By Joshua E. London and Lou Marmon
Washington Jewish Week November 28, 2014
An interesting exhibition at Berlin’s Jewish Museum called “Die Erschaffung der Welt”, or “the Creation of the Word,” includes a work called “bios [torah]” that in some part examines the relationship between technology and man. The German artist group “robotlab” has programmed an industrial robot to write an entire Torah scroll in just three months, about four times as fast as a sofer (or “scribe”; it usually takes closer to a year for a sofer to write one). While an interesting artistic concept, and a small technical achievement, it is fundamentally impractical as a Torah scroll needs to be written by the hand of a competent sofer for it to be serviceable.
Matthias Gommel, speaking on behalf of “robotlab”, told reporters that the robot initially wrote down the Christian Bible in German, Spanish and Portuguese before it was reprogrammed with the help of an Israeli graphic designer to write a Torah scroll. The shortened timeframe for writing the Torah scroll is entirely due to the fact that, unlike a sofer, the robot takes no breaks and, lacking human sentience, imbues its work with no religious purpose or special concentration; the robot will otherwise be writing at about the same speed as a human hand. Indeed, part of the “bios [torah]” robotic work involves a human component: a trained sofer, named Rabbi Reuven Yaacobov, sits in a room next door, writing a Torah scroll with goose feather quill and ink on parchment to demonstrate the traditional method.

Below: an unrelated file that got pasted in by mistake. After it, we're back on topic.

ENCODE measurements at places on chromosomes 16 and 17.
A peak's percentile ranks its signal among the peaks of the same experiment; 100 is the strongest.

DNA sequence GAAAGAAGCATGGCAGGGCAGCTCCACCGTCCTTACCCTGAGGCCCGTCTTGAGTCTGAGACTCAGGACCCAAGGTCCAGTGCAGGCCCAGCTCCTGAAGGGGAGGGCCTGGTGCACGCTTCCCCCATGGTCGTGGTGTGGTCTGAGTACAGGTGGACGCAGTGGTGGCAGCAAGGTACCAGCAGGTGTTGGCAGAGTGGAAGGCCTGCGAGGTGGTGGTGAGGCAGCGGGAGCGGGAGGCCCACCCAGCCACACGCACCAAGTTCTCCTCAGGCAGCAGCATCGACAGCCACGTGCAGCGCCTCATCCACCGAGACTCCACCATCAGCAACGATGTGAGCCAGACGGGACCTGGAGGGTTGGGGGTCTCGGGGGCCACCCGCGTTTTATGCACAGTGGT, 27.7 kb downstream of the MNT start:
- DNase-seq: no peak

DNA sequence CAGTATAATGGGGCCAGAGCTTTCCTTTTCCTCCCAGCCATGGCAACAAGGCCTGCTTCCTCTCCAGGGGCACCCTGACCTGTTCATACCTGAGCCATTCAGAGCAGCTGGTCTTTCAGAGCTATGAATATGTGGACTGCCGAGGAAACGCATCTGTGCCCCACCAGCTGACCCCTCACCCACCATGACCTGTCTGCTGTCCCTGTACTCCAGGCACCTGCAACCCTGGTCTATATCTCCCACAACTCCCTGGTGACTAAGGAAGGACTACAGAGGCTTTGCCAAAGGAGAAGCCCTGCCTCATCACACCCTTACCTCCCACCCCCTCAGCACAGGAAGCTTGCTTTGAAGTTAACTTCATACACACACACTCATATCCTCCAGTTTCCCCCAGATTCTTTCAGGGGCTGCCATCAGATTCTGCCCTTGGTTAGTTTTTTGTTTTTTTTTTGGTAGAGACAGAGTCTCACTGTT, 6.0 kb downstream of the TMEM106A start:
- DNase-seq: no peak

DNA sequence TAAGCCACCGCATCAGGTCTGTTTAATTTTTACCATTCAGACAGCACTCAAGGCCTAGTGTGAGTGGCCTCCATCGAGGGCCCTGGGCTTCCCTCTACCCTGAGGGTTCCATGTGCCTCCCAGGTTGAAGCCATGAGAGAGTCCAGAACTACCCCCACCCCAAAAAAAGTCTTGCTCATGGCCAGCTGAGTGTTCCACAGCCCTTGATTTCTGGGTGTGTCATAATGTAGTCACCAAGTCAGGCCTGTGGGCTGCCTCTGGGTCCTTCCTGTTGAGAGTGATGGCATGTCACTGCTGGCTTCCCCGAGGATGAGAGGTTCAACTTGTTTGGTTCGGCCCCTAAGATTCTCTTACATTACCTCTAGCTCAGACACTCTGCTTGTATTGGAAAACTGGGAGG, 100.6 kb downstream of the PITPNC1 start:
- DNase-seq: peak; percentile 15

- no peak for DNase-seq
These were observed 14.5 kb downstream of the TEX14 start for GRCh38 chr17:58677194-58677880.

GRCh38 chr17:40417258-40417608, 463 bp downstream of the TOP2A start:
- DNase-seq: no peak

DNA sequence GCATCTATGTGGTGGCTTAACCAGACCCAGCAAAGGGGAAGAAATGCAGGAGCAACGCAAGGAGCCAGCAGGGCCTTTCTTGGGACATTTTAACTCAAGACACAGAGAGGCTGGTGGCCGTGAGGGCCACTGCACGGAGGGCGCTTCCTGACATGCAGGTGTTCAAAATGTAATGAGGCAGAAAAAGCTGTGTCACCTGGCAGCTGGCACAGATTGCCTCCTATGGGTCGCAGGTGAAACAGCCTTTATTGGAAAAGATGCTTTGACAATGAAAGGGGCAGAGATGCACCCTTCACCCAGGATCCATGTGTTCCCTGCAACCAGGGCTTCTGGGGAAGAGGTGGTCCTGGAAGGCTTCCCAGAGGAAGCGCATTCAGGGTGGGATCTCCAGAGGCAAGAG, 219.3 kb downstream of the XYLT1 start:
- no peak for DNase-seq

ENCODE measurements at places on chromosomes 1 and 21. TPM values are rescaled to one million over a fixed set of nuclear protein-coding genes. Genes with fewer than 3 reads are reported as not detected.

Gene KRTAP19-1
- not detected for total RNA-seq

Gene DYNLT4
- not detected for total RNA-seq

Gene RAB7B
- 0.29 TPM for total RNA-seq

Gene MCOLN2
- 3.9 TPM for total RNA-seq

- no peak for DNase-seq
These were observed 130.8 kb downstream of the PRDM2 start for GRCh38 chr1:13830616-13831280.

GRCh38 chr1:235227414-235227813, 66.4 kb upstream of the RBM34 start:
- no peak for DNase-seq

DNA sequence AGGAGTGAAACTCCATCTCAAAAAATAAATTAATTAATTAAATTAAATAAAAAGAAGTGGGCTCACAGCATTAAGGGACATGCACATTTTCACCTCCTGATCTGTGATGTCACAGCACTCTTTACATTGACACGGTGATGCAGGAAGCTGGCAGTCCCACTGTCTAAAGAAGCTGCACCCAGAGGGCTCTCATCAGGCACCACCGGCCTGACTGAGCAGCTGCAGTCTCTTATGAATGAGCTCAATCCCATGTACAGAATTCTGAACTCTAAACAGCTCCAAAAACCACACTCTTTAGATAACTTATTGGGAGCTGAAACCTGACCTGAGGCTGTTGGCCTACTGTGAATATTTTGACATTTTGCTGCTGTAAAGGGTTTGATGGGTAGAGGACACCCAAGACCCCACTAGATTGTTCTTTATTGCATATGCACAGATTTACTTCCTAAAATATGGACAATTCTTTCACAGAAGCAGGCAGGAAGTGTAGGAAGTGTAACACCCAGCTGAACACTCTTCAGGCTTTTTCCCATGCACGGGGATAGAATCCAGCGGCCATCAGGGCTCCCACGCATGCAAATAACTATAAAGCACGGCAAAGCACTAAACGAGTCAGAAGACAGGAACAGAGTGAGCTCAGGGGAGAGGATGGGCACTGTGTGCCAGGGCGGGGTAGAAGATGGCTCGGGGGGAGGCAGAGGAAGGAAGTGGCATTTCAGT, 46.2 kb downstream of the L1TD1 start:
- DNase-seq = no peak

As the Rabbi explained: “In order for the Torah to be holy, it has to be written with a goose feather on parchment, the process has to be filled with meaning and I’m saying prayers while I’m writing it.” The robot’s Torah should be completed in January 2015. Most of the “Die Erschaffung der Welt” exhibition consists of Hebrew manuscripts and focuses upon the significance of sacred text in Jewish religious practice. “While the Sofer guarantees the sanctity of the Scripture, the installation highlights its industrial reproducibility,” the museum explains on its website. “It simulates a centuries-old cultural technique that has long since been overtaken by media developments.”